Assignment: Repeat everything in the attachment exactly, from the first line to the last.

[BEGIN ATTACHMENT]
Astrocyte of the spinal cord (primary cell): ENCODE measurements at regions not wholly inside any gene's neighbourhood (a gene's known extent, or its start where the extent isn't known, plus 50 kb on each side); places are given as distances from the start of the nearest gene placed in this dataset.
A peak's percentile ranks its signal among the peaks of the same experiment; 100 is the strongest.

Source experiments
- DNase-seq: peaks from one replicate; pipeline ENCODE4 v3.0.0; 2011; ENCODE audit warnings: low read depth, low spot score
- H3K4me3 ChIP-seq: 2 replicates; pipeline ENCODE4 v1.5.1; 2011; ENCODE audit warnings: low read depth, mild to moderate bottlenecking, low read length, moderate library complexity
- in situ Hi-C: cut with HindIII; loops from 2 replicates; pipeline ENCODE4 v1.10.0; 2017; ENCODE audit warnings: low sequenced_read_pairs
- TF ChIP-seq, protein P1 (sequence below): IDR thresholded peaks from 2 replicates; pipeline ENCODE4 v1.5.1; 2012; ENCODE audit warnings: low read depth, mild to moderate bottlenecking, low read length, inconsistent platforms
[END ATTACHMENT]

Astrocyte of the spinal cord (primary cell): ENCODE measurements at regions not wholly inside any gene's neighbourhood (a gene's known extent, or its start where the extent isn't known, plus 50 kb on each side); places are given as distances from the start of the nearest gene placed in this dataset.
A peak's percentile ranks its signal among the peaks of the same experiment; 100 is the strongest.

Source experiments
- DNase-seq: peaks from one replicate; pipeline ENCODE4 v3.0.0; 2011; ENCODE audit warnings: low read depth, low spot score
- H3K4me3 ChIP-seq: 2 replicates; pipeline ENCODE4 v1.5.1; 2011; ENCODE audit warnings: low read depth, mild to moderate bottlenecking, low read length, moderate library complexity
- in situ Hi-C: cut with HindIII; loops from 2 replicates; pipeline ENCODE4 v1.10.0; 2017; ENCODE audit warnings: low sequenced_read_pairs
- TF ChIP-seq, protein P1 (sequence below): IDR thresholded peaks from 2 replicates; pipeline ENCODE4 v1.5.1; 2012; ENCODE audit warnings: low read depth, mild to moderate bottlenecking, low read length, inconsistent platforms